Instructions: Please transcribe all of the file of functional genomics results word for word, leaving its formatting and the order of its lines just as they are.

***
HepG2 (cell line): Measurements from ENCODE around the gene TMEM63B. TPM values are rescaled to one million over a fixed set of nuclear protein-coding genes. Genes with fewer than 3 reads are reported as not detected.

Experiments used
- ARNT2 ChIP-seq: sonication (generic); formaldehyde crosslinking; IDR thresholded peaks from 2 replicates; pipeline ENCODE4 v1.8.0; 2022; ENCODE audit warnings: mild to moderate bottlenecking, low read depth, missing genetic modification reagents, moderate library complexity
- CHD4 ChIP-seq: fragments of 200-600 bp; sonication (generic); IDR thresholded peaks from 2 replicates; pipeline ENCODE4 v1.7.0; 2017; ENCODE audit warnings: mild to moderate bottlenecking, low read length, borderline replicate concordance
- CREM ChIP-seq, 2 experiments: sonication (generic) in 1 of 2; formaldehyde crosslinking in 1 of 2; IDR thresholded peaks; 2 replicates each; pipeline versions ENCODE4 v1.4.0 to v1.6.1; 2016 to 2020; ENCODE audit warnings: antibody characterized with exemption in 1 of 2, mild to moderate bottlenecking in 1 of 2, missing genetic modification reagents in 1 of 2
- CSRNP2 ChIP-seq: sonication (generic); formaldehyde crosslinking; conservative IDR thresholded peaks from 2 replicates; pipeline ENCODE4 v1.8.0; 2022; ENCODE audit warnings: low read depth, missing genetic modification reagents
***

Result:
HepG2 (cell line): Measurements from ENCODE around the gene TMEM63B. TPM values are rescaled to one million over a fixed set of nuclear protein-coding genes. Genes with fewer than 3 reads are reported as not detected.

Experiments used
- ARNT2 ChIP-seq: sonication (generic); formaldehyde crosslinking; IDR thresholded peaks from 2 replicates; pipeline ENCODE4 v1.8.0; 2022; ENCODE audit warnings: mild to moderate bottlenecking, low read depth, missing genetic modification reagents, moderate library complexity
- CHD4 ChIP-seq: fragments of 200-600 bp; sonication (generic); IDR thresholded peaks from 2 replicates; pipeline ENCODE4 v1.7.0; 2017; ENCODE audit warnings: mild to moderate bottlenecking, low read length, borderline replicate concordance
- CREM ChIP-seq, 2 experiments: sonication (generic) in 1 of 2; formaldehyde crosslinking in 1 of 2; IDR thresholded peaks; 2 replicates each; pipeline versions ENCODE4 v1.4.0 to v1.6.1; 2016 to 2020; ENCODE audit warnings: antibody characterized with exemption in 1 of 2, mild to moderate bottlenecking in 1 of 2, missing genetic modification reagents in 1 of 2
- CSRNP2 ChIP-seq: sonication (generic); formaldehyde crosslinking; conservative IDR thresholded peaks from 2 replicates; pipeline ENCODE4 v1.8.0; 2022; ENCODE audit warnings: low read depth, missing genetic modification reagents